As shown in FIGS. 2 and 2-A, the induction coil 14 comprises a standard plug core 34, a plurality of copper wires 36 juxtaposed in a row and a plurality of insulated copper wires 38 juxtaposed in a row. The insulated copper wires 38 are wrapped throughout the length of the copper wire 36 cluster, and the combination thereof is wrapped throughout the length of the plug core 34. Although any number of arrangements are possible, preferably the insulated copper wires 38 are a group of three or more, and four or more wires comprise the cluster of copper wires 36. A metal eyelet can be provided to ground the induction coil 14. The wires 34, 36,38 are standard wires. For example, the standard plug core can be 8 millimeters and made of silicon or copper, the copper wires 36 can be 18 gauge and the insulated wires 38 can be 18 gauge.

As shown in FIG. 1, the first chamber 16 is a segment of an exhaust conduit 40. Preferably the first chamber 16 is upstream of the second chamber 18. The first chamber 16 can also be placed generally anywhere in-line in the exhaust system such as, for example, after the second chamber 18. However, such positioning is less efficient in pollution reduction.

Referring to FIG. 3, the first chamber 16 is preferably cylindrical and formed of metal. The first and second metal grids 26,30 are perpendicular to a central axis 41 of the first chamber 16. The grids 26, 30 have a meshed pattern and completely fill the cross-sectional area of the first chamber 16 so that all of the exhaust passes therethrough. The first grid 26 is insulated from, and secured to, the continuous wall 20 by any conventional means 28. The grounded second grid 30 is conductively secured to the continuous wall 20 by any conventional means such as welding. It is preferred that the grids 26, 30 are fabricated from chromium, stainless steel or magnesium alloy, however, other conductive compositions can also be used. The induction coil 14 passes through the continuous wall 20 and attaches to the insulated first grid 26 to directly apply voltage thereto. When voltage is applied to the insulated first grid 26, the entire first grid 26 is placed at the supplied voltage potential causing electrical charges to be generated across the gap between the insulated first grid 26 and the grounded second grid 30. Although the first grid is shown upstream of the second grid 30, this positioning can be reversed.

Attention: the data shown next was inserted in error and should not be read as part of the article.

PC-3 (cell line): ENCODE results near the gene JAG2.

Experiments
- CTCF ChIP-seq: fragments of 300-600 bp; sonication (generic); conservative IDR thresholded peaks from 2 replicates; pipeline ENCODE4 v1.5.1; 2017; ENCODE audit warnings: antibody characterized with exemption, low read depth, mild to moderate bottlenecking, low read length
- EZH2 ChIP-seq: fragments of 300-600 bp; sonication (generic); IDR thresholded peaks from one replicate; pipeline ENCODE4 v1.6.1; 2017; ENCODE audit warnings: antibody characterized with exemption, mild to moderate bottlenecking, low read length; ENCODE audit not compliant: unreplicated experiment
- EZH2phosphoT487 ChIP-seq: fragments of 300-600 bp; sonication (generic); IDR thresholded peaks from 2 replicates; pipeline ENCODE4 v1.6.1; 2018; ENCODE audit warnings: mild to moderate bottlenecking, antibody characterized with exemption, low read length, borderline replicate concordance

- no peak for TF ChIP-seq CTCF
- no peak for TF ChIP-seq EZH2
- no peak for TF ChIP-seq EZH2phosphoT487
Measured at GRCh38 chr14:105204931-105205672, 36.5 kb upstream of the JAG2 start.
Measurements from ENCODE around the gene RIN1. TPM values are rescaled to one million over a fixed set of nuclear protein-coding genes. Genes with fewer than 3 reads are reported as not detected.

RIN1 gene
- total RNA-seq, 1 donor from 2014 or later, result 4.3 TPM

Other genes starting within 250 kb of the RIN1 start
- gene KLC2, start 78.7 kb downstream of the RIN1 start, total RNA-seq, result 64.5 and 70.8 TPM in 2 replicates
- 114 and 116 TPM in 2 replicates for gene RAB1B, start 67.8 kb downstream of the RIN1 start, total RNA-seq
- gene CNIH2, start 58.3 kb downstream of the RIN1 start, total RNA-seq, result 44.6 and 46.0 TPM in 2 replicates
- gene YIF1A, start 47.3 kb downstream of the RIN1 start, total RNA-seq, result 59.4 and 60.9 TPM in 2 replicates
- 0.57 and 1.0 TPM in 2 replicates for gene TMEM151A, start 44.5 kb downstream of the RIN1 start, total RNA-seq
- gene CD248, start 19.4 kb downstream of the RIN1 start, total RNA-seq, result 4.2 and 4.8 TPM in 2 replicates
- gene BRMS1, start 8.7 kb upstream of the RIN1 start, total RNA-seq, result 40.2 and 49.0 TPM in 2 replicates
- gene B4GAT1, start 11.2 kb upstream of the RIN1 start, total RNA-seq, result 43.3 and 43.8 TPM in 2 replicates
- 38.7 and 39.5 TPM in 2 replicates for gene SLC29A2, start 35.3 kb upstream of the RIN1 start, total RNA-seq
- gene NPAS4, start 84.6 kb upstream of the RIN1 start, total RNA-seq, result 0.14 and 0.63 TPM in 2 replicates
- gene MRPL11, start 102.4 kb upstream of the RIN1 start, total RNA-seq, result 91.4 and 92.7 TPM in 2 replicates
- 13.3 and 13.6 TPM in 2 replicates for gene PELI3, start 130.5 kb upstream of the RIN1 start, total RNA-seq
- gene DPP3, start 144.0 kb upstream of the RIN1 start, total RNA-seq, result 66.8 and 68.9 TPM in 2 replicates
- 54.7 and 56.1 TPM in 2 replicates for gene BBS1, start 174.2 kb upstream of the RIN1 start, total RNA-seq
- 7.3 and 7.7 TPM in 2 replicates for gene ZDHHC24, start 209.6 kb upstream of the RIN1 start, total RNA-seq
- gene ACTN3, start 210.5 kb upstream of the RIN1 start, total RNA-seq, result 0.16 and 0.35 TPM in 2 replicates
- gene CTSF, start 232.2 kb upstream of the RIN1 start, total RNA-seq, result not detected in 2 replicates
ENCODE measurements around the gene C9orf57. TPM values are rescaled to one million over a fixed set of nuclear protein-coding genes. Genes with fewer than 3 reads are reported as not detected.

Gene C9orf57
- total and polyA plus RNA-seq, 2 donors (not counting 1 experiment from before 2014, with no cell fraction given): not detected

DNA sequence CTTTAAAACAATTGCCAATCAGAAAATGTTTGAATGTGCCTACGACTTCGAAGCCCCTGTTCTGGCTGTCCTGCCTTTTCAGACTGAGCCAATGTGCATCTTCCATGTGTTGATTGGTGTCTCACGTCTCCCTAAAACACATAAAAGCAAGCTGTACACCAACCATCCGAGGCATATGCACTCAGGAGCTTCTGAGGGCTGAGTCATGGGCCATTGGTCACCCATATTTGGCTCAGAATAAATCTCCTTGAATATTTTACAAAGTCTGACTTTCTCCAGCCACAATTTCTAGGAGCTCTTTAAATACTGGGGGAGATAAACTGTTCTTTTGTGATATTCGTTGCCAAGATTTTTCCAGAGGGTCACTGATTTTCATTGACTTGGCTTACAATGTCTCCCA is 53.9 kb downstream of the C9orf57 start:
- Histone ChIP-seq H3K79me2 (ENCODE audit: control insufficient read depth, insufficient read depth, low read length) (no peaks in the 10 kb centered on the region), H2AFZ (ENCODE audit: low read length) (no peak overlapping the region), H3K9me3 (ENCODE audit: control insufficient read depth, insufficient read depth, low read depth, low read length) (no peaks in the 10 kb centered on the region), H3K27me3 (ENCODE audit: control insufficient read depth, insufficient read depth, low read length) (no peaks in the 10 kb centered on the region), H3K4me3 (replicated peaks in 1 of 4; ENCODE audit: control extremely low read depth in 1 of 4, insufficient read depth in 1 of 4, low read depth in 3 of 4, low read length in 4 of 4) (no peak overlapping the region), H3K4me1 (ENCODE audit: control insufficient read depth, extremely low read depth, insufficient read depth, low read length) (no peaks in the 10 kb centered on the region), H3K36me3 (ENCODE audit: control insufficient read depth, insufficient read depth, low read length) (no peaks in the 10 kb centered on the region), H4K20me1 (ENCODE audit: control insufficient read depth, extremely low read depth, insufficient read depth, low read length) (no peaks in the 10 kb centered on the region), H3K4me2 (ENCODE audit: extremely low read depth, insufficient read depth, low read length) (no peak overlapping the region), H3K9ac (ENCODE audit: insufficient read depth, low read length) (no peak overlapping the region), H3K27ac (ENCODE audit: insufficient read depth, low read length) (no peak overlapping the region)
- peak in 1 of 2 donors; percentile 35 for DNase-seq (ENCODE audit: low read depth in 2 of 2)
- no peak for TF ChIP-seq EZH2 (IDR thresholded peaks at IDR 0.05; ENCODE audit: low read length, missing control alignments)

As shown in FIGS. 1, 4 and 5, the second chamber 18 is preferably cylindrical and has a metal shell 42. The second chamber 18 includes a proximal diffusion end 44, a central portion filled with strata 46 and a distal end 48 for exhausting the treated exhaust. The strata 46 can be formed of silica or metal having between 7.9 holes per centimeter (20 holes per inch) and 157.5 holes per centimeter (400 holes per inch) to allow the exhaust stream to flow therethrough. Larger holes 50 are preferred when treating heavier flows such as emissions from a diesel engine while smaller holes 50 are used with lighter emissions. Preferably, the holes 50 are generally linear and parallel with a central axis of the second chamber 18. However, a honeycomb strata can be used. Typically the strata 46 will contain about one-tenth ({fraction (1/10)}) of one troy ounce or less of noble metals such as palladium, platinum or rhodium depending upon the application. Alternatively, the strata can be formed without noble metals.

As shown in FIG. 5, the distal end 48 can be provided with a series of baffles 52 which muffles sound and can serve to replace a standard muffler depending upon the application.

Referring to FIG. 1, in operation the pollutant laden exhaust stream flows through the exhaust conduit 40 into the first chamber 16 through the intake end 22, passes through the insulated first grid 26, then through the grounded second grid 30 before exiting the exhaust end 24. A predetermined distance between the first and second grids 26, 30 typically ranges from 0.635 centimeter (¼ inch) to 2.54 centimeters (one inch) depending on the voltage of the first grid 26. In general, the grids 26, 30 are spaced a distance of 0.318 centimeter (⅛ inch) for the first 20,000 volts and then an additional 0.318 centimeter (⅛ inch) for each 10,000 volt increment. The first chamber 16 can be located anywhere in-line in the exhaust system but generally is placed between 2.54 centimeters (one inch) and 30.48 centimeters (12 inches) from the second chamber 18 depending upon the application.